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It's time to dump the DH

During the Red Sox-Yankees series the Globe is exchanging sports columns with the New York Times.

Nature intervened yesterday to cool passions that became red hot Saturday as the Red Sox and Yankees added a bizarre episode to the most heated rivalry in sports.

With Game 4 of the American League Championship Series delayed by rain until tonight, I hope players, team officials, and fans will take advantage of the opportunity to reflect on an embarrassing chain of events that occurred Saturday when a baseball game nearly became a riot.

No one was killed, but Don Zimmer, the 72-year-old bench coach of the Yankees, was taken to the hospital and a member of the Fenway Park grounds crew was injured, allegedly at the hands of two Yankees.

The more you watch baseball the more you understand why football is the national pastime. Whether it's the bizarre tie in the All-Star Game last year or watching Zimmer take a tumble on the turf after a bench-clearing "brawl," baseball always finds a way to hit itself in the head.

Baseball, in its soul, wants to be like football: The macho gesturing, the posturing, the rushing onto the field in mob style. Baseball is a game where violence is inferred: The brush-back pitch, the "warnings," and the sending of "messages."

The symbol of baseball's problem -- the root of it -- is the designated hitter rule. The rule has to go. Make pitchers hit. I guarantee, you'll see less of the nonsense we saw from Pedro Martinez Saturday and Roger Clemens throughout his career.

The DH was introduced 30 years ago as a way to increase offensive production. Now it's a coward's rule that allows American League pitchers to intimidate batters, brush them back, and hit them without fear of retaliation. If there is retaliation, the pitcher's teammate is the victim.

I listened to Clemens as he puffed out his chest after Saturday's game and talked about Sox slugger Manny Ramirez, who had gestured and acted like he was going to go after Clemens after the Rocket fired a high fastball that was nowhere near Ramirez's head.

After the game Clemens told the media, "If I was serious, he'd know."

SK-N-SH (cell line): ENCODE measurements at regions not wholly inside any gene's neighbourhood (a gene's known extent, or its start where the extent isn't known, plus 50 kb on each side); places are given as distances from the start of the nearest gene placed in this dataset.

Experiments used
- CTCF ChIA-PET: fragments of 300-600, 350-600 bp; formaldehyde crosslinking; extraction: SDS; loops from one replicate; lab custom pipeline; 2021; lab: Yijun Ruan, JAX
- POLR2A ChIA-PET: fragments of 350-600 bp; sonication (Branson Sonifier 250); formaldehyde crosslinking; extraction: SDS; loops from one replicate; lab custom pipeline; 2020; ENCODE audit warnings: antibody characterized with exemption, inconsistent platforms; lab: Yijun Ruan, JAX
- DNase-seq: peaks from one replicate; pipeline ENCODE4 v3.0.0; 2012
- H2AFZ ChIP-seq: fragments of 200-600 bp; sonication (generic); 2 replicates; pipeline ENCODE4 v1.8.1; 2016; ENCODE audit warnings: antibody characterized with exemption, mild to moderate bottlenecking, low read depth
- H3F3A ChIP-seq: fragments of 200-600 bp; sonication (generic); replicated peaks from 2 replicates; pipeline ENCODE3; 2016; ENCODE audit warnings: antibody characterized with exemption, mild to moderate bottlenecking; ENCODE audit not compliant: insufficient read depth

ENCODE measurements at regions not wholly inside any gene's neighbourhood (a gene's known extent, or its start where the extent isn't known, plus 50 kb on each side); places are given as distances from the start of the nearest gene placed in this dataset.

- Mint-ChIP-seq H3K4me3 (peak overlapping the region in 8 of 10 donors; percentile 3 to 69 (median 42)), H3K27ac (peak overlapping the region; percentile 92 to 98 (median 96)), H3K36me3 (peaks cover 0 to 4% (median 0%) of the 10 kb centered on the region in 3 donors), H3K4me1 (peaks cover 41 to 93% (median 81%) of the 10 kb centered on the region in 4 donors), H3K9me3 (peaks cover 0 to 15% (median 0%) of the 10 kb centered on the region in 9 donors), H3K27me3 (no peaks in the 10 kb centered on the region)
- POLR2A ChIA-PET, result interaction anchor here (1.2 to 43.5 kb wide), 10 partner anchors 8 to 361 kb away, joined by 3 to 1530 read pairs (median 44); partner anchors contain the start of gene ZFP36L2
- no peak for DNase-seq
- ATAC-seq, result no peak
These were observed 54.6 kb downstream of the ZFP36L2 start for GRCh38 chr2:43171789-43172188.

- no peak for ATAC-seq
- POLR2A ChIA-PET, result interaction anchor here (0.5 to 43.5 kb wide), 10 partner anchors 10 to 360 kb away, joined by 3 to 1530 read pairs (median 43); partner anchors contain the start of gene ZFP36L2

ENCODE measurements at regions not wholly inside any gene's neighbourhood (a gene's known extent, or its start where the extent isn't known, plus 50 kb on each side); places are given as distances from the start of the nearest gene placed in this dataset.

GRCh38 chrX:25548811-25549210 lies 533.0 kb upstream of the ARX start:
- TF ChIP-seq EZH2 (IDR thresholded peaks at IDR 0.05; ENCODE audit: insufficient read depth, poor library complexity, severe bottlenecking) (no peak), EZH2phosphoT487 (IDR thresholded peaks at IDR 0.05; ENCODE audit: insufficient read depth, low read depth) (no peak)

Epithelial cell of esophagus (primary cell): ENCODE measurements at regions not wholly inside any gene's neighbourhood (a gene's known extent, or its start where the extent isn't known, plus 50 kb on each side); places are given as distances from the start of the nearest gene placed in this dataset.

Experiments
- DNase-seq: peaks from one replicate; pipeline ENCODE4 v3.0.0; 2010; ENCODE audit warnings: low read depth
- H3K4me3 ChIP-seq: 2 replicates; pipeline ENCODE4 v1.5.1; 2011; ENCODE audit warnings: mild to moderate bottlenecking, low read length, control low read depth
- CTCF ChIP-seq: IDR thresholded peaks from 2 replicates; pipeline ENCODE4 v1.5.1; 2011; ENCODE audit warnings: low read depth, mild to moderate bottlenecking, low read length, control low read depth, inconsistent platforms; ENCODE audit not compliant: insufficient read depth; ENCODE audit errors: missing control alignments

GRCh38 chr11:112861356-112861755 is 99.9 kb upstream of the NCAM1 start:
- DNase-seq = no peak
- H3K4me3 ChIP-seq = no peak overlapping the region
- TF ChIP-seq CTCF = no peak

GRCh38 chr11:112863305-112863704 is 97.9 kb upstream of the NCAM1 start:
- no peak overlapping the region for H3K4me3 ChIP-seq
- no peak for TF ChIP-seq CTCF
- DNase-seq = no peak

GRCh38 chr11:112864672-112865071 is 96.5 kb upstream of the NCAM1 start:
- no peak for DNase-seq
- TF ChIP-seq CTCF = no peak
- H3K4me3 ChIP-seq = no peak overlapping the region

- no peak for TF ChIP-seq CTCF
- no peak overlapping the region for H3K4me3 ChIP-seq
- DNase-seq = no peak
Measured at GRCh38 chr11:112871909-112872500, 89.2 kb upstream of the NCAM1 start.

That was a reference to a long history of knowing he can scare the daylights out of hitters with 92-mile-per-hour fastballs thrown high and tight. Martinez has also always been an inside pitcher.

"Message pitching and inside pitching are part of the game," Larry Lucchino, the chief executive officer of the Red Sox, said yesterday.

Acknowledging that Martinez was a tough, aggressive inside pitcher, John W. Henry, the principal owner of the Red Sox, compared Martinez with great pitchers of the past -- Bob Gibson and Don Drysdale -- who intimidated opposing batters.

Clemens's reputation is also built on intimidating hitters. In 2000 he hit Mike Piazza in the head; Piazza sustained a concussion.

Why? Because Piazza had had success. He had hit a grand slam off Clemens when the Mets routed the Yankees earlier in the season and, up to that point he was 7 for 12 with 3 homers against Clemens.

But the difference between Clemens, Martinez, and the Gibson-Drysdale generation is that Gibson, Drysdale and their colleagues all had to face the music. They batted. I usually feel that present-day athletes are better than their predecessors. Pitching is an exception.

Put AL pitchers in the batter's box. Don't wait until another hitter gets a concussion or gets his ribs broken or a serious fight breaks out and spreads to the fans.

I'm sure Clemens and Martinez would have had Hall of Fame careers even if they were required to bat. In fact, Martinez spent the early part of his career in the National League and survived. My issue is leveling the playing field, letting everyone have a shot at everyone. This is what distinguishes baseball, in a negative way, from all other team sports.

The football player gives shots and takes shots, the hockey player gives bone-crushing checks and takes them, even the basketball player sets hard picks, and runs into them as well.

The problem isn't really with the DH rule but with what the rule has done to the game -- how it helps trigger incidents like the one on Saturday.

If Martinez doesn't hit Garcia, there's no melee, no Zimmer tumbling to the turf, and no grounds keeper being pummeled.

In the grand scheme of things, commissioner Bud Selig doesn't see the DH rule as a high priority. But the rule has become the Berlin Wall of Major League Baseball.

Selig has to begin to tear it down, because one good hit deserves another.

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